Medicare Part D is an example of the free market ensuring lower costs and greater access to care. Preventing government bureaucrats from interfering with private-sector negotiations allows pharmacy benefit managers (PBMs), pharmaceutical manufacturers, and pharmacies to negotiate lower drug prices and reduce overall healthcare costs amongst themselves.
Too often, government-created programs spend more than projected. But, Medicare Part D is an exception, saving taxpayers billions of dollars. The CBO estimated in 2005 that Part D would cost $172 billion in 2015, but it has cost less than half that – just $75 billion.
The government shouldn’t mess with a program that isn’t broken, and doing so would do almost nothing to address runaway federal spending. Instead this proposal would decrease access to life-saving medicines and increase costs to the healthcare system over the long term.
In a letter to Representatives, ATR President Grover Norquist, together with CAGW President Tom Schatz and NTU President Pete Sepp urged Congress to not interfere with Medicare Part D. The letter can be found here or below.
February 2, 2017
U.S. House of Representatives
Washington, D.C. 20515
On behalf of the more than 1.8 million members and supporters of our respective organizations, we urge you to oppose any attempts to change the successful and cost-saving process by which drug prices are negotiated for Medicare Part D.
When Congress created Part D, a non-interference clause was included to prevent the secretary of Health and Human Services (HHS) from interfering with the robust private-sector negotiations that occur among pharmacy benefit managers (PBMs), pharmaceutical manufacturers, and pharmacies. PBMs use a variety of methods, such as acquiring price concessions from both brand-name and generic drug manufacturers, rebates, and networks of more affordable pharmacies to lower drug costs for beneficiaries. PBMs also work with patients on drug adherence to keep them out of hospitals and doctors’ offices, which also helps to reduce healthcare costs.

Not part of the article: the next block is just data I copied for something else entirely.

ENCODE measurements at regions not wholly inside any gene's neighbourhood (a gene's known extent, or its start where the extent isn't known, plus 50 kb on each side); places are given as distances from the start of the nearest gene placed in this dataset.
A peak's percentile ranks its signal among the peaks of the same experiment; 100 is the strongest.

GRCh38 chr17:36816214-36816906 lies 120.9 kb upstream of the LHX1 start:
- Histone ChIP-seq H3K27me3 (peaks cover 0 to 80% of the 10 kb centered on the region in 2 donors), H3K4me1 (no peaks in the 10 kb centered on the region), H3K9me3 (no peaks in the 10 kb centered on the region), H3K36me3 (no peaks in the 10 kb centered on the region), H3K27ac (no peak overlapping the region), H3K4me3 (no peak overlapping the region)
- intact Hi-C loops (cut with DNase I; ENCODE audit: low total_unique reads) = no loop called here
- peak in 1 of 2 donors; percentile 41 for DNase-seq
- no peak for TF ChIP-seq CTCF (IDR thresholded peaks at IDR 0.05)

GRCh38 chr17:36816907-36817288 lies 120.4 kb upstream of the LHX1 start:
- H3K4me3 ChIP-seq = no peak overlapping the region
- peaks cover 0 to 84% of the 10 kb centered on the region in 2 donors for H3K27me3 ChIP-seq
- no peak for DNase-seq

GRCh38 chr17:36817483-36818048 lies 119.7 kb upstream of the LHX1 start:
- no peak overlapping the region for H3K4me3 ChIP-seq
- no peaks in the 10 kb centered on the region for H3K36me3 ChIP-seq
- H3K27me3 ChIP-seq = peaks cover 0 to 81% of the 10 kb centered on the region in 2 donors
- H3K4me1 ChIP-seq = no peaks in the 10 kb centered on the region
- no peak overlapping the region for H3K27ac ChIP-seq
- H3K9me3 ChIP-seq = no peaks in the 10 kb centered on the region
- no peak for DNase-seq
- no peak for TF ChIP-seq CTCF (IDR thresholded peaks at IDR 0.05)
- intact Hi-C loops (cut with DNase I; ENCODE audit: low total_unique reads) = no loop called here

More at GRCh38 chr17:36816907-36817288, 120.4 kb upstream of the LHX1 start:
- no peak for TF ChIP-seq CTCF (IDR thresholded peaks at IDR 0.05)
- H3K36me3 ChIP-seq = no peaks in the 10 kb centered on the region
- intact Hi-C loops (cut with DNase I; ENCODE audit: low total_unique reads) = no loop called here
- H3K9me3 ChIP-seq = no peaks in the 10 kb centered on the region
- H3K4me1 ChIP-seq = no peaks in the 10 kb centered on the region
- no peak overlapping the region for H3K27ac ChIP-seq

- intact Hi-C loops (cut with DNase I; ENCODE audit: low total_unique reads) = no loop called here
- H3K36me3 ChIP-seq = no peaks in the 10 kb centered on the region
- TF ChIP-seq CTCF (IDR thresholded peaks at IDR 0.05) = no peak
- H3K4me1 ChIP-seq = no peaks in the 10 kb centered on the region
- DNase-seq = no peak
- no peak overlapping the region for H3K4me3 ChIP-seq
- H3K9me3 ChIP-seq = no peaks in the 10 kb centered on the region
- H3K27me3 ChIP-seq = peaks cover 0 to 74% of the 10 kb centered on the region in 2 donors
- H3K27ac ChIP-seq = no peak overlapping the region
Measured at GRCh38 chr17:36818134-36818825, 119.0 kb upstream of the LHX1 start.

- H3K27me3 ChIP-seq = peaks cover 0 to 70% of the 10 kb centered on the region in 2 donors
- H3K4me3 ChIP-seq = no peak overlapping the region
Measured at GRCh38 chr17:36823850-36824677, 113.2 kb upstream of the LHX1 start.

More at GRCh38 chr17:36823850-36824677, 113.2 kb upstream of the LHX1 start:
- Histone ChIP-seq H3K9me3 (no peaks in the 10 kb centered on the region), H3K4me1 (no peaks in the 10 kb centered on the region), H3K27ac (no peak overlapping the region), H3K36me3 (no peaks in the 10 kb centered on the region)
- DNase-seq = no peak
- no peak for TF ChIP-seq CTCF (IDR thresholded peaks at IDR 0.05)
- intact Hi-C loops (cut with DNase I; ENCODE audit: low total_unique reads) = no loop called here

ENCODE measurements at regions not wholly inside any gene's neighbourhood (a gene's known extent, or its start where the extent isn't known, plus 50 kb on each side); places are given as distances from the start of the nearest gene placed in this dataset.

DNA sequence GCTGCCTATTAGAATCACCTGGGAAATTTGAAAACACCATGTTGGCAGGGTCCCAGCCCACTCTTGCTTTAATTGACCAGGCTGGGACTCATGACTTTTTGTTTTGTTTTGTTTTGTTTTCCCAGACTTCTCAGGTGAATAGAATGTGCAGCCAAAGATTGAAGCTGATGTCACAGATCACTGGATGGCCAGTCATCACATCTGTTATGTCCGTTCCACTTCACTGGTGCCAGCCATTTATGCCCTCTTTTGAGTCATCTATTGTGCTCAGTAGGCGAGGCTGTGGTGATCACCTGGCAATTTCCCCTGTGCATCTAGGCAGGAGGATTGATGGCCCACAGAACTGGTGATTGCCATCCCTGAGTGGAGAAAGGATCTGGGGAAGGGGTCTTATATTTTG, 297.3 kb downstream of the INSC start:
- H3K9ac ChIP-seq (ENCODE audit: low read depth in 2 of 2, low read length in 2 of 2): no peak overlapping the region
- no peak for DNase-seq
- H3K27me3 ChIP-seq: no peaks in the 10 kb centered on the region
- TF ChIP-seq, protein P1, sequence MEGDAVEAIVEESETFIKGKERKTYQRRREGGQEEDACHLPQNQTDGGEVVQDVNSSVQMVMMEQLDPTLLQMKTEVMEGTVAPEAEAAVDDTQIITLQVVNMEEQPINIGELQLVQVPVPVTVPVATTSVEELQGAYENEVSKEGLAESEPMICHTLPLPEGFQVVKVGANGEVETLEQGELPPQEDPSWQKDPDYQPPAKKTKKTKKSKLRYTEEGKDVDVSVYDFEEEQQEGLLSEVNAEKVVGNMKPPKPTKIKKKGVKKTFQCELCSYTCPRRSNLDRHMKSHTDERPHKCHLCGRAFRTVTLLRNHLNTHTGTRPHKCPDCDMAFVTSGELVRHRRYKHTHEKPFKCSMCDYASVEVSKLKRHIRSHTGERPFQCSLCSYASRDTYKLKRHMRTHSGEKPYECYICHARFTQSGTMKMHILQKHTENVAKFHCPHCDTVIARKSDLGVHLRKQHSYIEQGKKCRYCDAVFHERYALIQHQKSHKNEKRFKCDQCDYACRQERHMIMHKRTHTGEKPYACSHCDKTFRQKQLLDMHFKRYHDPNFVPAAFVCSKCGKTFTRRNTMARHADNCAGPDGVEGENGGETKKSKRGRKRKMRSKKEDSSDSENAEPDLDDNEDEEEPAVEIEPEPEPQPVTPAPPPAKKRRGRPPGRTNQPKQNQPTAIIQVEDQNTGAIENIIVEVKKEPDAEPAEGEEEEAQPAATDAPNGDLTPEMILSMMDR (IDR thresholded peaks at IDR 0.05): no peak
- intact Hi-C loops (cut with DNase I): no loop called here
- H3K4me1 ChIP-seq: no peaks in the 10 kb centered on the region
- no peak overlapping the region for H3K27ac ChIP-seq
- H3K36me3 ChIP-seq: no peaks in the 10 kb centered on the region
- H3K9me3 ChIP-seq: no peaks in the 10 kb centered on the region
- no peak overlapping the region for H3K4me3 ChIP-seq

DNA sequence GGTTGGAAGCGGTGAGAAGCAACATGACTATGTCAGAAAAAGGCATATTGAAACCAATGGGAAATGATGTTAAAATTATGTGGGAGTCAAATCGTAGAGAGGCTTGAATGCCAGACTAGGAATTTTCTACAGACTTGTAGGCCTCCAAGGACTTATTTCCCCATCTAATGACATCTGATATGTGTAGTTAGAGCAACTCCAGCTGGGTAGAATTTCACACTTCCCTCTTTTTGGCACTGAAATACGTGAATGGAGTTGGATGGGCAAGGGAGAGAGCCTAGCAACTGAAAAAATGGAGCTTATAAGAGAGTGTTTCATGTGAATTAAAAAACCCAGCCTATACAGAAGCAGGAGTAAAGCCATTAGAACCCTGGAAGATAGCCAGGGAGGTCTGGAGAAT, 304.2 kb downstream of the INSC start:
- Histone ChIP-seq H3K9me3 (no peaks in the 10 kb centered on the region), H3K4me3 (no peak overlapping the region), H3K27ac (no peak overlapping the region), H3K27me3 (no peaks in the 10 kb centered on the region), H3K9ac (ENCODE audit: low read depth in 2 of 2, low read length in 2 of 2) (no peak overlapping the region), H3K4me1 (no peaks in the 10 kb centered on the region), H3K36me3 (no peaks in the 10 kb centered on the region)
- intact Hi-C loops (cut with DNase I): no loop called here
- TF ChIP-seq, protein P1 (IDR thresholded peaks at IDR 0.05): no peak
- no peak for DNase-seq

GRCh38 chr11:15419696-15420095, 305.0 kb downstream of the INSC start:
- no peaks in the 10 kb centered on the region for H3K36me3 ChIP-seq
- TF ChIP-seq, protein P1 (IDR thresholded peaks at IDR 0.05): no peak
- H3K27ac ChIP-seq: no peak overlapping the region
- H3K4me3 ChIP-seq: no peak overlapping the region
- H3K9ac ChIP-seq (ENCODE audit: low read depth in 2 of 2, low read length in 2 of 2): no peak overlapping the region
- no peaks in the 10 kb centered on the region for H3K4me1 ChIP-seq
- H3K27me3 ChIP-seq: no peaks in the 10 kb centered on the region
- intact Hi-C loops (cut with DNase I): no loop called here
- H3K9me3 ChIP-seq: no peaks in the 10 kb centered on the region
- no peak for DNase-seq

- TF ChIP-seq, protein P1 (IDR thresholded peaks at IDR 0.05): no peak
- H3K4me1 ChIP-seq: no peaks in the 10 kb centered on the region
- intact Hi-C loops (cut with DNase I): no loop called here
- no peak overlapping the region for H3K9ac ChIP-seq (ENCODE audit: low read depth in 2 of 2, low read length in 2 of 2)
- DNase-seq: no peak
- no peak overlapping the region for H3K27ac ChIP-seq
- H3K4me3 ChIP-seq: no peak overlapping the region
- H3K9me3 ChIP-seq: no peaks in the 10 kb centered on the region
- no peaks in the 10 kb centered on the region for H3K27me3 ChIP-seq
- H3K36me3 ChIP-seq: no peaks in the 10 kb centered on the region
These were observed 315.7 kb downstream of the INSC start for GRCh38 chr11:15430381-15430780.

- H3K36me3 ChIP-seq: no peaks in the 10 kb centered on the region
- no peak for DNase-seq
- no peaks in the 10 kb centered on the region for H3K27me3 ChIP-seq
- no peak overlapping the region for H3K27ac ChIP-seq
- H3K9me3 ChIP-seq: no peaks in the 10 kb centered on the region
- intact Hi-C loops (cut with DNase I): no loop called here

These competitive, private-sector negotiations have been instrumental in making Medicare Part D an all-too-rare example of a government-created program whose expenditures have been significantly less than projected. In 2005, the Congressional Budget Office (CBO) estimated that Part D would cost taxpayers $172 billion in 2015; instead the cost was $75 billion.
Critics of the current process for determining drug prices claim that there either are no real negotiations or that the secretary should be given the authority to negotiate. The first claim is patently false. In regard to allowing the secretary to negotiate prices, CBO has stated that changing the non-interference clause would have a negligible impact on costs, unless HHS established a formulary, which would lead to a restrictive, limited list of medications eligible for reimbursement by Medicare. In other words, there would be price controls on the drugs, and some medications that are now covered by the program would be cut off.
According to the Center for Medicare and Medicaid Services, there were 41 million beneficiaries enrolled in the Medicare Part D program in 2015. A July 2016 Healthcare Leadership Council survey found that 92 percent of seniors reported that their plan was convenient to use; 88 percent were satisfied with their prescription drug coverage; 86 percent said their plan works well and without hassle; 84 percent reported it was important to them to have a variety of plans to compare and choose from; and, 80 percent stated their plan was a good value.
Price controls never work as advertised and cause more problems than they solve. Medicare Part D is working more effectively than originally anticipated and is helping to keep taxpayer costs under control. The government should not interfere with something that is not broken.
President, Americans for Tax Reform
President, Council for Citizens Against Government Waste
President, National Taxpayers Union